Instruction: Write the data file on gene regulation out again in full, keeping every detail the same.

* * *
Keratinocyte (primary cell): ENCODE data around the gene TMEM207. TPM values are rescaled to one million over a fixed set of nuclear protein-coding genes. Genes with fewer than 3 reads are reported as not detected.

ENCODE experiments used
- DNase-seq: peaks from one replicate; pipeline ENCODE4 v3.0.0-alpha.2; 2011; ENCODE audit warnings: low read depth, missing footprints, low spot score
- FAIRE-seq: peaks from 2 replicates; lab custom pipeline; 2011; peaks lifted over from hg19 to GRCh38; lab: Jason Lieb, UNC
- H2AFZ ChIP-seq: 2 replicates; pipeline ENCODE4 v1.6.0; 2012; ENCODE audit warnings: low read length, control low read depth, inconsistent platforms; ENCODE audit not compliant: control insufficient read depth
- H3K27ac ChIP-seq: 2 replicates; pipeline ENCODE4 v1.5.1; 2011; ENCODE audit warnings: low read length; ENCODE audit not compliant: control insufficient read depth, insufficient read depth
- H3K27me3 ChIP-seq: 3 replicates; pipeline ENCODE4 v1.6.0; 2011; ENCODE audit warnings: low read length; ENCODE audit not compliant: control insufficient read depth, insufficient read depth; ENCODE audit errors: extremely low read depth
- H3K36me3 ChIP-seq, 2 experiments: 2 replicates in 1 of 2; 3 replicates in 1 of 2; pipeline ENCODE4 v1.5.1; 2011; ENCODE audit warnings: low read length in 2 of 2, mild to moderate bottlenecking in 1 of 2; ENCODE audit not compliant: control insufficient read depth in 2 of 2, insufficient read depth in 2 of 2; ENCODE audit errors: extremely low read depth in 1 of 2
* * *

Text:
Keratinocyte (primary cell): ENCODE data around the gene TMEM207. TPM values are rescaled to one million over a fixed set of nuclear protein-coding genes. Genes with fewer than 3 reads are reported as not detected.

ENCODE experiments used
- DNase-seq: peaks from one replicate; pipeline ENCODE4 v3.0.0-alpha.2; 2011; ENCODE audit warnings: low read depth, missing footprints, low spot score
- FAIRE-seq: peaks from 2 replicates; lab custom pipeline; 2011; peaks lifted over from hg19 to GRCh38; lab: Jason Lieb, UNC
- H2AFZ ChIP-seq: 2 replicates; pipeline ENCODE4 v1.6.0; 2012; ENCODE audit warnings: low read length, control low read depth, inconsistent platforms; ENCODE audit not compliant: control insufficient read depth
- H3K27ac ChIP-seq: 2 replicates; pipeline ENCODE4 v1.5.1; 2011; ENCODE audit warnings: low read length; ENCODE audit not compliant: control insufficient read depth, insufficient read depth
- H3K27me3 ChIP-seq: 3 replicates; pipeline ENCODE4 v1.6.0; 2011; ENCODE audit warnings: low read length; ENCODE audit not compliant: control insufficient read depth, insufficient read depth; ENCODE audit errors: extremely low read depth
- H3K36me3 ChIP-seq, 2 experiments: 2 replicates in 1 of 2; 3 replicates in 1 of 2; pipeline ENCODE4 v1.5.1; 2011; ENCODE audit warnings: low read length in 2 of 2, mild to moderate bottlenecking in 1 of 2; ENCODE audit not compliant: control insufficient read depth in 2 of 2, insufficient read depth in 2 of 2; ENCODE audit errors: extremely low read depth in 1 of 2